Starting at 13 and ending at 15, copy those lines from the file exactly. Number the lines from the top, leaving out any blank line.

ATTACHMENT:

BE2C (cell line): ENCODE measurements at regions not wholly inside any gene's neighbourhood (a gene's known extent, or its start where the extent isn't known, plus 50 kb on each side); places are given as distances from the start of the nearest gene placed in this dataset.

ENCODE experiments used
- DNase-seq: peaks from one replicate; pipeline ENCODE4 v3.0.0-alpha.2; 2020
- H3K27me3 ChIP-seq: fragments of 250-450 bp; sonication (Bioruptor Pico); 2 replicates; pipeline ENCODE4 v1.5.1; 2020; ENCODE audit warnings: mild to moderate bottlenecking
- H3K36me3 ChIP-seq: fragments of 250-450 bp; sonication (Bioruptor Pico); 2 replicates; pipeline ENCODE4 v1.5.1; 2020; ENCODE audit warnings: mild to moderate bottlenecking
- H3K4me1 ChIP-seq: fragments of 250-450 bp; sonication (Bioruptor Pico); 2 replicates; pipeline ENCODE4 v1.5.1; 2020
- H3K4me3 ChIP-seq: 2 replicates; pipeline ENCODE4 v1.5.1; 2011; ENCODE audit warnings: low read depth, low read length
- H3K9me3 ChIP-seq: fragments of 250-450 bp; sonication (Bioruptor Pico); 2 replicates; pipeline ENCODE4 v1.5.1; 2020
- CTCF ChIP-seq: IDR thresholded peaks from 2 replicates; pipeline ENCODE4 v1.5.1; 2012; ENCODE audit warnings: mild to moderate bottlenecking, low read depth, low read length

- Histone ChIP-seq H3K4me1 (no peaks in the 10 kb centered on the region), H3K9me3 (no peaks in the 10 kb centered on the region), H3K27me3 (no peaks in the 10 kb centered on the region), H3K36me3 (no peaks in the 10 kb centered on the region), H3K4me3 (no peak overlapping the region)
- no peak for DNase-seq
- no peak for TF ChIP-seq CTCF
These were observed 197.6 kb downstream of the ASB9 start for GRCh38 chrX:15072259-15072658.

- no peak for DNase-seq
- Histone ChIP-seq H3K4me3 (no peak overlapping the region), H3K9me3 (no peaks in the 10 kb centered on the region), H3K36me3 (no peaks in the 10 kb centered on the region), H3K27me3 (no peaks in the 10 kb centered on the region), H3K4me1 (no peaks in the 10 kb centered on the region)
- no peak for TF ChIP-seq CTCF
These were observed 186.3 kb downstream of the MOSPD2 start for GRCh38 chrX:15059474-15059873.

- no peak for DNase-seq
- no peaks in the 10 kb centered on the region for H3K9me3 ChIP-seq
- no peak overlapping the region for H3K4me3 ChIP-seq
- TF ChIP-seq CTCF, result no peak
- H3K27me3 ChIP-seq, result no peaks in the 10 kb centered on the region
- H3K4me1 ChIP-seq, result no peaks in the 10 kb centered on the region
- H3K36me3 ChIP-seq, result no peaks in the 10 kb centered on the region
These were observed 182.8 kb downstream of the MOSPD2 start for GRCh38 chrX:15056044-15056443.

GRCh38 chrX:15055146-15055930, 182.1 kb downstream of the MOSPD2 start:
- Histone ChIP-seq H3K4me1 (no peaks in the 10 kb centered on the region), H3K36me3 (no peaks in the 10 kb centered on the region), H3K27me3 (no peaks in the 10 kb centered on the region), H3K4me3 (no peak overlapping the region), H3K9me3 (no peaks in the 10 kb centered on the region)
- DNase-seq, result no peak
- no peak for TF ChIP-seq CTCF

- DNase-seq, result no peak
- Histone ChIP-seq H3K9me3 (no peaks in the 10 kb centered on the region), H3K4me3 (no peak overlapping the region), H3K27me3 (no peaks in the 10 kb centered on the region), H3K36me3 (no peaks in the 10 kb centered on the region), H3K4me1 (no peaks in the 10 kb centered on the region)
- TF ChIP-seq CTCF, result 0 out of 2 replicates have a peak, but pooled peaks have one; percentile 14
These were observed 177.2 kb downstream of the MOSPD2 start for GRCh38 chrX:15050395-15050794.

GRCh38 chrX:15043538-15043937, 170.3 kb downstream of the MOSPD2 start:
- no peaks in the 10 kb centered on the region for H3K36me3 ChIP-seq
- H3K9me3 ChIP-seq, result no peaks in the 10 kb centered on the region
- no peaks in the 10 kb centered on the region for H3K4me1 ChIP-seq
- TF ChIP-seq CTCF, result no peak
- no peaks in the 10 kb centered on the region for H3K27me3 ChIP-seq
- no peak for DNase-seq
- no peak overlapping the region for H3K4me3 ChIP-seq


These were observed 197.6 kb downstream of the ASB9 start for GRCh38 chrX:15072259-15072658.

- no peak for DNase-seq
- Histone ChIP-seq H3K4me3 (no peak overlapping the region), H3K9me3 (no peaks in the 10 kb centered on the region), H3K36me3 (no peaks in the 10 kb centered on the region), H3K27me3 (no peaks in the 10 kb centered on the region), H3K4me1 (no peaks in the 10 kb centered on the region)